I encourage you to look at the things you want, and figure out what’s a byproduct and what’s the actual end goal that you should authentically commit to.

Quiet Confidence
by tammie renea

Quiet confidence means…

Rather than scold myself for my imperfections,
I accept them and realize my ability to change them.
Accepting my own imperfections also allows me to accept those of others.

Quiet confidence means…

Rather than mentally and emotionally “sleeping” through each day,
I choose to be fully awake…
to be aware of my own thoughts, feelings, attitudes,
and the effects they have on myself and others.

Quiet confidence means…

I am becoming aware of and choose to nurture my own talents and gifts,
both to fulfill my own life and to give something of myself to the world.

Quiet confidence means…

I am willing to acknowledge the deep down pain and fear that keep me “stuck”.
It means that I am willing to take the humble “baby steps”
it often takes to move myself forward.

Quiet confidence means…

Rather than beating myself up,
I will forgive myself when I fall back into my “old” ways
of negative thinking and behaving.
Doing this also allows me to be more compassionate and understanding of others.

Quiet confidence means…

I think for myself.
I ask my own questions and seek my own answers from sources that I consider reliable. 
As I learn, I use my new knowledge in positive ways.

Quiet confidence means…

I am not a “people pleaser.”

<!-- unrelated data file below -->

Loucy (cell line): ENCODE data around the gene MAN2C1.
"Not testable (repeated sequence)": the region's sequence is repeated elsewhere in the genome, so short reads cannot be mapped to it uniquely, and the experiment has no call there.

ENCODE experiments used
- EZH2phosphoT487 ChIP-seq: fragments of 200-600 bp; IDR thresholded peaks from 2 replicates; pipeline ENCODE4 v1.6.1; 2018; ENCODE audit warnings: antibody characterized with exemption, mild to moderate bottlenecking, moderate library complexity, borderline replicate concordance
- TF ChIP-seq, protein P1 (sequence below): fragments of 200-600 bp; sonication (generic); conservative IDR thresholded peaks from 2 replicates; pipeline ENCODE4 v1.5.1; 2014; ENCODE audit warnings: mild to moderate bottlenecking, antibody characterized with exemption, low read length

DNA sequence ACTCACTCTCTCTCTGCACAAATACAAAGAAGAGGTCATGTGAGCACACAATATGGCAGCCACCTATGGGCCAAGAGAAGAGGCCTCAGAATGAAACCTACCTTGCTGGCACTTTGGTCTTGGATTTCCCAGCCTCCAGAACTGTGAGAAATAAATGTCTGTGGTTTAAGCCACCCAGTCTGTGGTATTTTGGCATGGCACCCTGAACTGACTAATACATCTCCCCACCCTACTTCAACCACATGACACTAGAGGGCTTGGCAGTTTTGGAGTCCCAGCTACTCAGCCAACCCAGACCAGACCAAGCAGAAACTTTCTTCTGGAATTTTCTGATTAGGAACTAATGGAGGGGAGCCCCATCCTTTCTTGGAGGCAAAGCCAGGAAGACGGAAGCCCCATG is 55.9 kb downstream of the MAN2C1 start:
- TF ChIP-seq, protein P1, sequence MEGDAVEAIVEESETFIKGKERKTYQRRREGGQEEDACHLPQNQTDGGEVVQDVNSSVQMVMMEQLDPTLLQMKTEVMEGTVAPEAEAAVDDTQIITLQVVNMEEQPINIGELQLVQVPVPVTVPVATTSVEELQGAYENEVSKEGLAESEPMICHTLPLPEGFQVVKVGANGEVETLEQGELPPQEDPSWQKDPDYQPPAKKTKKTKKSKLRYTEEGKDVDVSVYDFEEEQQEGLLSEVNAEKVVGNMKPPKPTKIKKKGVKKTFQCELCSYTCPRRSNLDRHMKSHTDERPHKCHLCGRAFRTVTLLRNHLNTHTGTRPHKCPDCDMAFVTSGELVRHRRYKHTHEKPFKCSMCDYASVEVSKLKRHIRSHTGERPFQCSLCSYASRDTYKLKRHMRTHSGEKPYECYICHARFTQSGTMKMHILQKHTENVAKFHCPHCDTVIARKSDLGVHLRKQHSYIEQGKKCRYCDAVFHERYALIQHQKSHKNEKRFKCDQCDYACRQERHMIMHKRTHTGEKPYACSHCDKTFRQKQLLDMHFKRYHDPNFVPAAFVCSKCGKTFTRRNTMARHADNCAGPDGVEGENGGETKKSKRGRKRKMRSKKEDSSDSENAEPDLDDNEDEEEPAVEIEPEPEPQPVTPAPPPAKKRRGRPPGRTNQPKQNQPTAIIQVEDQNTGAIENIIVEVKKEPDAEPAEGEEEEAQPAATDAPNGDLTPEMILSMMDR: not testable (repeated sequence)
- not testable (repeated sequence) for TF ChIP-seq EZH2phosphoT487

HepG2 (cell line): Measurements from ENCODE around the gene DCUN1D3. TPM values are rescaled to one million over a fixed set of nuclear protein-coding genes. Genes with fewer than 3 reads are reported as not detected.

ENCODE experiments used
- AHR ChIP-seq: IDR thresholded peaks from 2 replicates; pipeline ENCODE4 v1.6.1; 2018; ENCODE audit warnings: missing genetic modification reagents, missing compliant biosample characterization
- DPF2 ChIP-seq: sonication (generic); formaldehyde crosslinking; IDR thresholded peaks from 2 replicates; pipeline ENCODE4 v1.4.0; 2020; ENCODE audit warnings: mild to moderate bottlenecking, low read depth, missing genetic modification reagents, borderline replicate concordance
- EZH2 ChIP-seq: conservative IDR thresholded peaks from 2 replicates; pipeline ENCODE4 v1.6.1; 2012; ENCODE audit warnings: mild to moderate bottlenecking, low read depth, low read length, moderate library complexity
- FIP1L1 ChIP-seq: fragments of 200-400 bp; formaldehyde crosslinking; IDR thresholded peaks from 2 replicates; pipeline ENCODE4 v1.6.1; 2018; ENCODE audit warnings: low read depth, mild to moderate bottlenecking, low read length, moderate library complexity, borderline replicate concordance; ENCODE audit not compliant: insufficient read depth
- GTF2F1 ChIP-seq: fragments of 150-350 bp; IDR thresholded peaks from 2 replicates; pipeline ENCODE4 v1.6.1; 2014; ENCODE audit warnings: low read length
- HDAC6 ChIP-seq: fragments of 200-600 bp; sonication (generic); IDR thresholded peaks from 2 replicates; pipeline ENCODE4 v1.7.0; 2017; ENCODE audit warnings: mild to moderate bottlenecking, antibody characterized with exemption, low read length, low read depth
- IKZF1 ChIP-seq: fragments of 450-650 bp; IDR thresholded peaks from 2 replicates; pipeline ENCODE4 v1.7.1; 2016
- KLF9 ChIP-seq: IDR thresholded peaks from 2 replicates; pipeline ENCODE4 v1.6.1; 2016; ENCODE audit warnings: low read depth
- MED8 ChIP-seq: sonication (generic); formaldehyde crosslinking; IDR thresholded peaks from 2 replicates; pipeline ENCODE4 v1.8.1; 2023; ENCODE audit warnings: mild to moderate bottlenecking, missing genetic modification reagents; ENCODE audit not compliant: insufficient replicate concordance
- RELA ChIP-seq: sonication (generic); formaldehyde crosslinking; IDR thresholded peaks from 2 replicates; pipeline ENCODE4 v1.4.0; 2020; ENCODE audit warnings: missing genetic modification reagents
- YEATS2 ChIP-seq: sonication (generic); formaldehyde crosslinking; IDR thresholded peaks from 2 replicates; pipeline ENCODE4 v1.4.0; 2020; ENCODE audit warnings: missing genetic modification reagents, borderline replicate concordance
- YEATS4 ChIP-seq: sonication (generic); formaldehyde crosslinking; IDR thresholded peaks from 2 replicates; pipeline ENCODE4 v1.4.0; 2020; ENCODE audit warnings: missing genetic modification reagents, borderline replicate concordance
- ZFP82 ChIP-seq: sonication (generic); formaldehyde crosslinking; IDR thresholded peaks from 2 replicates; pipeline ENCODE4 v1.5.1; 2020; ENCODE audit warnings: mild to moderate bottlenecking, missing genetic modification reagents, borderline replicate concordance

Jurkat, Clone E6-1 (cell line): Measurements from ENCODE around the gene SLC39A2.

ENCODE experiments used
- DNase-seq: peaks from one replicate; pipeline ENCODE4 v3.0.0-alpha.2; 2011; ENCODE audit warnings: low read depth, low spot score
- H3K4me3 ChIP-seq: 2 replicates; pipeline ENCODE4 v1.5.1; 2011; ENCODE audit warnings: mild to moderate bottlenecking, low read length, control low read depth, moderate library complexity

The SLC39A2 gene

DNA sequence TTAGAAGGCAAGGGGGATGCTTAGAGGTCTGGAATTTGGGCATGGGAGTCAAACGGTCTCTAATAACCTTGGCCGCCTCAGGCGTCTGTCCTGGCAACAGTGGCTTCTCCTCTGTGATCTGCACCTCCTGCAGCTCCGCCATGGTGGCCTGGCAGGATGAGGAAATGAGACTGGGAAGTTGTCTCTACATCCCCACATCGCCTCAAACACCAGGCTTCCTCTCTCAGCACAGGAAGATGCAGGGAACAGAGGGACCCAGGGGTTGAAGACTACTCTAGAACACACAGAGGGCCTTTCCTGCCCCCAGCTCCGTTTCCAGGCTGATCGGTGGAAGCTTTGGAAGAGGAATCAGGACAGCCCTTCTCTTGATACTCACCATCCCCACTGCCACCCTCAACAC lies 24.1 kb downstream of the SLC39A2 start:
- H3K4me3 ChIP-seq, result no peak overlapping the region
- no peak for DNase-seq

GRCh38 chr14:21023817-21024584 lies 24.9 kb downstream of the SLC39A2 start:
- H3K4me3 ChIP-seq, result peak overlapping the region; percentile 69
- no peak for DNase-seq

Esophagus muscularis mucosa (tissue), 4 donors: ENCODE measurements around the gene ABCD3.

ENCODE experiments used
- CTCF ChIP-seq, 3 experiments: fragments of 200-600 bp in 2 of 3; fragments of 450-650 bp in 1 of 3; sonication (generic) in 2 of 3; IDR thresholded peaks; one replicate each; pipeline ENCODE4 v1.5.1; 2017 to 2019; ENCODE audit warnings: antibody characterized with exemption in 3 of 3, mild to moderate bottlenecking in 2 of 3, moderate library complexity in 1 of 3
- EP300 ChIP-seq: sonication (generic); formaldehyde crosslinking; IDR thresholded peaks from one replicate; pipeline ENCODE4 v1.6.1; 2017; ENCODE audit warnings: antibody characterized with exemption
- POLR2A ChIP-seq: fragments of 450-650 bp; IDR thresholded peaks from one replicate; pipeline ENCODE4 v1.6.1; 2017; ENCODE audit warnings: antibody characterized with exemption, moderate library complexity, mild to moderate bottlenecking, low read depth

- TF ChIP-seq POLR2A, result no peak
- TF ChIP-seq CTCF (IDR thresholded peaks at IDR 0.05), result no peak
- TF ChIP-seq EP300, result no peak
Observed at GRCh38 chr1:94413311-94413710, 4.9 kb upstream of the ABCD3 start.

I do not carry the fear of rejection and abandonment
which would keep me from being myself.
This also helps me allow others to be themselves.

Quiet confidence means…

I make judgments through compassionate eyes.
I am not blind to injustice.
I am patient enough to allow the truth to come into focus,
and I am willing to take action whenever necessary.

Quiet confidence means…

Rather than avoiding judgment and criticism
by living within the safety of a tight cocoon,
I accept my responsibilities and my gift of freedom
by emerging and spreading my wings to fly.

Quiet confidence means…

I take full responsibility for my mistakes,
as well as for my accomplishments. 
When I make a mistake,
I humbly make amends whenever possible.
When I accomplish a goal,
I respectfully share my success and tuck it inside my heart.

Quiet confidence means…

I know I can only change myself and set goals for myself. 
I cannot change others to meet my needs or wants. 
I learn to meet my own needs and to fulfill my own wants,
therefore avoiding false expectations and resentments.

Quiet confidence means…

I do not accept abuse of any sort from myself or others;
nor do I abuse myself or others. 
A harsh tongue only hurts, never heals.  
Physical punishment only reaps fear and resentment.

Quiet confidence means…

I appreciate the gifts of body and mind.
My spirit is the life of me which dwells within my flesh.
I care for my mental and physical health
without comparing myself to others
or setting unrealistic standards.

“In quietness and in confidence shall be your strength”
Isaiah 30:15

Give others the same amount of leniency you lavish on yourself. People aren’t out to get you. They’re having a bad day or they weren’t raised with the right manners. Stop taking it personally.
get off your high horse, but learn to love yourself.